Good vibes go a long way when bands hit the road together. For Edward Sharpe and the Magnetic Zeros, a great experience touring with folk-rock superstars Mumford & Sons in 2011 paved the way for the Los Angeles-based psychedelic folk band to become Gentlemen of the Road.
“It initially sparked off from the Railroad Revival Tour,” said Christopher “Crash” Richard, vocalist and percussionist with the Magnetic Zeros, which will headline the Friday lineup of Gentlemen of the Road, a two-day festival at the Cottonwood Flats festival grounds in Guthrie. “It carried over into a great relationship between us and Mumford.”
Richard said GOTR is a festival that aspires to be exceptional, to bring a spotlight to small towns and make a lasting impact. An estimated 35,000 people will attend the Gentlemen of the Road Stopover in Guthrie to see Mumford & Sons, Edward Sharpe and the Magnetic Zeros, Alabama Shakes, Haim, The Vaccines, Those Darlins, Willy Mason and others, and the money brought into the community could have a transformative effect. When Mumford & Sons staged a GOTR Stopover in the Tennessee-Virginia border city of Bristol in 2012, more than $5.1 million in tax revenue was generated locally. Early projections for the economic impact of last weekend's GOTR Stopover in Troy, Ohio, exceeded $12 million.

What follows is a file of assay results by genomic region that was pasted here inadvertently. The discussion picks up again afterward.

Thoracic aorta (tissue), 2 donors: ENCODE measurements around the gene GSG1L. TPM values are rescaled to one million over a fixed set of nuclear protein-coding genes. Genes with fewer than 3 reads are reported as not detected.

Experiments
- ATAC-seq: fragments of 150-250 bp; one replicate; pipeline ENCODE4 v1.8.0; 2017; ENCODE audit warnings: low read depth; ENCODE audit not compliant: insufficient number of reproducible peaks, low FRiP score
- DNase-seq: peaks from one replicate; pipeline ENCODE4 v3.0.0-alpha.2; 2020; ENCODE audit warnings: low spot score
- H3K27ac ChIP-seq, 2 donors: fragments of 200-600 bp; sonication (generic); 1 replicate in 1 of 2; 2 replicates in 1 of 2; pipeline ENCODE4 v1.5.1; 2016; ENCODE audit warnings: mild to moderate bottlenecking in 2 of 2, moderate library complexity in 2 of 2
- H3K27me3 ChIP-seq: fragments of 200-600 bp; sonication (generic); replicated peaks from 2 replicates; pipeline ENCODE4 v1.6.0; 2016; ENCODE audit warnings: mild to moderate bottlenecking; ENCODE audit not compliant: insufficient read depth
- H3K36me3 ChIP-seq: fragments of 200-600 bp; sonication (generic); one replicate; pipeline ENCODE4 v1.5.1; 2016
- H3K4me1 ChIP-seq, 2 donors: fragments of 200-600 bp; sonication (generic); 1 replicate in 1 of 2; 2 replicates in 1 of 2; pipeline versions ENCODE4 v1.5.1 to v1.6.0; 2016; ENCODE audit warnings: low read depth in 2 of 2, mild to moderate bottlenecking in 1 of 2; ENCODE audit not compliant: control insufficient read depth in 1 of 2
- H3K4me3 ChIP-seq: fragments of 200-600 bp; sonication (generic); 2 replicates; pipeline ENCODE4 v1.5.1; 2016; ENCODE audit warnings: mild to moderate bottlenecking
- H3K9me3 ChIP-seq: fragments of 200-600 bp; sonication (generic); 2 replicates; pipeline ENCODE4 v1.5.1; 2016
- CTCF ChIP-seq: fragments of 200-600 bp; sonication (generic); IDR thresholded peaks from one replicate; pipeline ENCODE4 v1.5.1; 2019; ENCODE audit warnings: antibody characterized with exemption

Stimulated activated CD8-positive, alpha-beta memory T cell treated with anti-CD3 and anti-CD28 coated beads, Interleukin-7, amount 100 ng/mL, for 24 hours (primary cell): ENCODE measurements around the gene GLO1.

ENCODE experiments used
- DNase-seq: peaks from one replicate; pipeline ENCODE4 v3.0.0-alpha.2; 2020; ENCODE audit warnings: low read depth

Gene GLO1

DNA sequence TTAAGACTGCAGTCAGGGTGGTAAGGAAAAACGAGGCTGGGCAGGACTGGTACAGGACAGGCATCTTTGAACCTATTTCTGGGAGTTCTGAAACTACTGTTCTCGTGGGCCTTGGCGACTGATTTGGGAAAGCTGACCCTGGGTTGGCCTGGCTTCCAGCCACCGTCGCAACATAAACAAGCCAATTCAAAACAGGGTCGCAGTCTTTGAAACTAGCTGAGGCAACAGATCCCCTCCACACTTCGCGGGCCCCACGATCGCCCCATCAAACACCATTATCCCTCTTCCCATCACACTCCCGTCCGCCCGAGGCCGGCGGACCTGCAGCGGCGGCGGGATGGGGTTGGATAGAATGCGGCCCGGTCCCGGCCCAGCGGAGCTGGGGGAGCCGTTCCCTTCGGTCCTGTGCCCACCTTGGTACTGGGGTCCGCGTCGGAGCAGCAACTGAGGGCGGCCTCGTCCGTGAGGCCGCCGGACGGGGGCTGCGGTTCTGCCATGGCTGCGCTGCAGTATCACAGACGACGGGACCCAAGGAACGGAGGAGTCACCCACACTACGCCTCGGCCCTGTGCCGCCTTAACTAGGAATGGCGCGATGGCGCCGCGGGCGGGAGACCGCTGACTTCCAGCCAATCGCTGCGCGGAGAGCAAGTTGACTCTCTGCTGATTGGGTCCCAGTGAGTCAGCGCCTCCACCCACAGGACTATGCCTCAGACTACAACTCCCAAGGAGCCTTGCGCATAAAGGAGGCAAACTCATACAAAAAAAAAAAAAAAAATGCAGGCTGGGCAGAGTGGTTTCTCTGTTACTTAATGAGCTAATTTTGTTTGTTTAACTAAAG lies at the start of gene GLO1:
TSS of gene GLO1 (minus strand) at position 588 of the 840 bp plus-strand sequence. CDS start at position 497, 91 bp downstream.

The relationship between Mumford & Sons, which headlines the festival and will close out the event on Saturday night, and the cities hosting stopovers is mutually beneficial. Festivalgoers are encouraged to spend their money locally, and in turn, area businesses partner with the band and event organizers to sell homegrown products during the stopover. Guthrie is one of only five GOTR Stopovers in 2013, the others include Lewes, U.K.; Simcoe, Ontario, Canada; Troy, Ohio; and St. Augustine, Fla.
Richard said that Mumford & Sons treat the entire experience like a family gathering — bands, towns, businesses and fans included.